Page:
On its main opinion page this week, the Washington Post promoted Michael Gerson's column with this intriguing tease: "One problem remains after [Romney's] nomination." Now, we average bears could easily think of dozens of post-nomination problems for Romney, hence the tantalizing promise of Gerson's discovered "one" that hauled in the readers, like me.
So I opened the column page and saw his One Problem, in the column's actual headline: "Romney must solve his stereotype problem." Ah, so that's it. The One and Only Mitt Romney has Only the One Problem of being stereotyped. Got it. But wait. What does that mean? -- being stereotyped. Is Romney doing the stereotyping, or are others? And, of course, just what is this wretched stereotype?
In the column itself we sort of learn the answers.
Romney is stuck in a stereotype. During occasional gaffes, he sounds not just like your boss but like your boss’s boss. The main problem, however, is the message. In addition to talking about reducing taxes and cutting government, Romney needs to present a vision of social mobility and set out the egalitarian appeal of opportunity. He needs to emphasize policies — on education, job skills and wealth accumulation — that encourage aspiration.
Oops. This seems to be getting out of control. Just like that, we soared from the one problem of class "stereotype" to Romney's additional, assorted problems of accumulated gaffes and of giving the appearance of some heartless boss from a scalding hell. And Gerson's not done yet; he goes on to note that Romney lacks a coherent "message," in that he has no "vision" or inspiring "policies."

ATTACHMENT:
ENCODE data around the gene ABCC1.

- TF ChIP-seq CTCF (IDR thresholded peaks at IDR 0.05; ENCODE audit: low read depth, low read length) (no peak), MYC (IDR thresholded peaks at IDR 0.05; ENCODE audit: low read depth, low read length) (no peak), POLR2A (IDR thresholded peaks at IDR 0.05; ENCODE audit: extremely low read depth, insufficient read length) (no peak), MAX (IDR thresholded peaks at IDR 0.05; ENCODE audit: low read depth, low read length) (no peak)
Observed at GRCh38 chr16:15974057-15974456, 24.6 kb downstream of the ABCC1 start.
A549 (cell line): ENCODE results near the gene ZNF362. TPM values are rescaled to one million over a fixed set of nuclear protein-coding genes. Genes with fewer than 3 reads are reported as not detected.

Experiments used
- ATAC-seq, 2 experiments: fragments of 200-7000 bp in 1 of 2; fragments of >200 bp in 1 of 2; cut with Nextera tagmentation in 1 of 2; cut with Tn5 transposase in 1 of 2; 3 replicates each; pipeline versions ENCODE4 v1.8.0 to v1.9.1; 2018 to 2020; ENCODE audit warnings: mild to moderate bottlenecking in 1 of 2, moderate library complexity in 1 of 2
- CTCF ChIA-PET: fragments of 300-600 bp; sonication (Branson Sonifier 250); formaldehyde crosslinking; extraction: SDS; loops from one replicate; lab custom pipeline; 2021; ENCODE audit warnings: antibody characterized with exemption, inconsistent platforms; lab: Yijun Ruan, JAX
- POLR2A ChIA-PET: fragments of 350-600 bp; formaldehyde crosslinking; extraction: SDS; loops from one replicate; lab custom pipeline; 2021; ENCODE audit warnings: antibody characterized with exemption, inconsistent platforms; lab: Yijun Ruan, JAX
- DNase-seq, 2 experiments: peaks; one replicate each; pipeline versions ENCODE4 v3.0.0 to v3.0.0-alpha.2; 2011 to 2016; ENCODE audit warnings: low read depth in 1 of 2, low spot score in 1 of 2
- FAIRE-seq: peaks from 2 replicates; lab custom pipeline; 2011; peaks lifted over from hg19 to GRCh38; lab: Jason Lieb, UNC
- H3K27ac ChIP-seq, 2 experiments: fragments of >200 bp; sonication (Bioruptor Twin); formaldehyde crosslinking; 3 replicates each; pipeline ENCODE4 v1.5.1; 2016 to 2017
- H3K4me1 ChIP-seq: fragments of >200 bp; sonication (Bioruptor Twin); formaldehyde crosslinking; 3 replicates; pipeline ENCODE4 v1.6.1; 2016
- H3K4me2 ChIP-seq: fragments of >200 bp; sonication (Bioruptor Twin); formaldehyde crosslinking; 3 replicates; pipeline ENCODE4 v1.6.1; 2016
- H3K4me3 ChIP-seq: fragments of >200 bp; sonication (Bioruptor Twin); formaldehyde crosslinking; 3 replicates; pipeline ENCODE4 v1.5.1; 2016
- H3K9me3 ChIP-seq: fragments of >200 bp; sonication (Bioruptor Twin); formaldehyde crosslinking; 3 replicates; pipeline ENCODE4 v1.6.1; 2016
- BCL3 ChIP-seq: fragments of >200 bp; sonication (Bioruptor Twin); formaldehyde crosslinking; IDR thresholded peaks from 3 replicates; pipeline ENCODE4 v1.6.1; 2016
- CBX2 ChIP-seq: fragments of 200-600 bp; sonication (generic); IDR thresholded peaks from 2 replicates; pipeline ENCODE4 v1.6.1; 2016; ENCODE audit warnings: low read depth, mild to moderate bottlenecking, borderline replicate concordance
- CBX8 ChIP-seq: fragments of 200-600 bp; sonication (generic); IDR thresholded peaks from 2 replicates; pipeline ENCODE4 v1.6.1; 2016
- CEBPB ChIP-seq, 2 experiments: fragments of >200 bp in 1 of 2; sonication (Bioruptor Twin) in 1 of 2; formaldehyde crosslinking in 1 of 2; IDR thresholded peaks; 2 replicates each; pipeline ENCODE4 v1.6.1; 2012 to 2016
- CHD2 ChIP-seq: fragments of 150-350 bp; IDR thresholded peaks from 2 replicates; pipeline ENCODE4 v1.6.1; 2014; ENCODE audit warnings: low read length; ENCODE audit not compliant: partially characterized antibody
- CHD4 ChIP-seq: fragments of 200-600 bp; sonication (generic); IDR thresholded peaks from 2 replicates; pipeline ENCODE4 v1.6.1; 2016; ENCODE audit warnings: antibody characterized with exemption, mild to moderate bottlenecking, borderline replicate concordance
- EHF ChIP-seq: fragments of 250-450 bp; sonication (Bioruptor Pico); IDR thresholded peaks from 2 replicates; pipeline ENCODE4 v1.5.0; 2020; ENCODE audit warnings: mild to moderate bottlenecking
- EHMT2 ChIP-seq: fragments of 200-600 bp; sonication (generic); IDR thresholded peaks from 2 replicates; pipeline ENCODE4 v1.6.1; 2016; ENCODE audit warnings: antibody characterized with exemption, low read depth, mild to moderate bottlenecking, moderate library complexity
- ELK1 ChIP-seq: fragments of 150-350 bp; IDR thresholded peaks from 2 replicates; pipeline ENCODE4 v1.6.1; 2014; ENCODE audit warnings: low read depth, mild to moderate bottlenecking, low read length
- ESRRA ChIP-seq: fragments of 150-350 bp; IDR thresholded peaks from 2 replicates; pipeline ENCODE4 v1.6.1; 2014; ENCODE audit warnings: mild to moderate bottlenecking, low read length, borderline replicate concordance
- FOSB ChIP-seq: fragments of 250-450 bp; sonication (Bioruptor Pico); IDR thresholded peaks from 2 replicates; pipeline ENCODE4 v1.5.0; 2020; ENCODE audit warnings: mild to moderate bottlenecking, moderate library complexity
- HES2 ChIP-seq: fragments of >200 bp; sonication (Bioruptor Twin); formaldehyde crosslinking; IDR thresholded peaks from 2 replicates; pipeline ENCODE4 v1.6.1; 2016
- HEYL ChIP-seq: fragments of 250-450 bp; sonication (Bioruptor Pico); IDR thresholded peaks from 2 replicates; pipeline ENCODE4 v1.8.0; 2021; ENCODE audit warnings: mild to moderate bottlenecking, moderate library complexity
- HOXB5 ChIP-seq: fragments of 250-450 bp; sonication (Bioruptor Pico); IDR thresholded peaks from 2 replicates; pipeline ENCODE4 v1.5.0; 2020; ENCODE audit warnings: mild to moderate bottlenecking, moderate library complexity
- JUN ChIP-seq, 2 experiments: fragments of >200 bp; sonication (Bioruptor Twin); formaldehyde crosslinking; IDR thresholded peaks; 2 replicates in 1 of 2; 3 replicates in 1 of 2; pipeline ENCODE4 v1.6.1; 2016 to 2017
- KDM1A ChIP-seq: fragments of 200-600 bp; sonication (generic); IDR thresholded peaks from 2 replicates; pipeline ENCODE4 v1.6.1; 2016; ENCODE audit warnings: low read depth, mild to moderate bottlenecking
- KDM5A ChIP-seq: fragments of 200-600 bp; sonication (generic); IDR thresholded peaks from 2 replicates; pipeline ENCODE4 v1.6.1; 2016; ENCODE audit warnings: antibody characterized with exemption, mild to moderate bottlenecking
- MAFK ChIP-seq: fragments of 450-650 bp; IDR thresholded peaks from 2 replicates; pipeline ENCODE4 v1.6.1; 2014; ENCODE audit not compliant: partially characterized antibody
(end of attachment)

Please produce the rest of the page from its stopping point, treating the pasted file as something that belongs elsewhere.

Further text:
OK. Surely, Gerson is through, right? I mean, we started with the premise of a One-Problem Romney and suddenly he's a hydraheaded, message-less nightmare of no political program whatsoever. So Gerson's done?
Au contraire. For Romney, you see, also ...
is not a natural fit for the GOP nomination.
is an ideological mismatch for the current iteration of the GOP.
is consistently losing very conservative voters.
[is losing] voters making less than $100,000 a year, as well as voters without a college degree.
Oh my. We've gone from One Problem to enumerating problems in the double digits. And we haven't even got to Romney's One Really Big Problem, which Gerson just sort of drops in as a kind of filler, or afterthought:
In a nation with a fairly even ideological divide, any successful presidential candidate wins by both motivating his party’s base and appealing to independents.
Ding-ding-ding! Among the ocean of sprawling problems spilled in Gerson's column, we finally have a winner -- the winner: Mitt Romney's ultimate and insurmountable predicament. In the general campaign he'll need to appeal to independents, yet reasonable appeals will cost him support among the unreasonable GOP base; and in the general campaign he'll need to appeal to the base, yet unreasonable appeals will cost him support among reasonable independents.
And that's a big problem.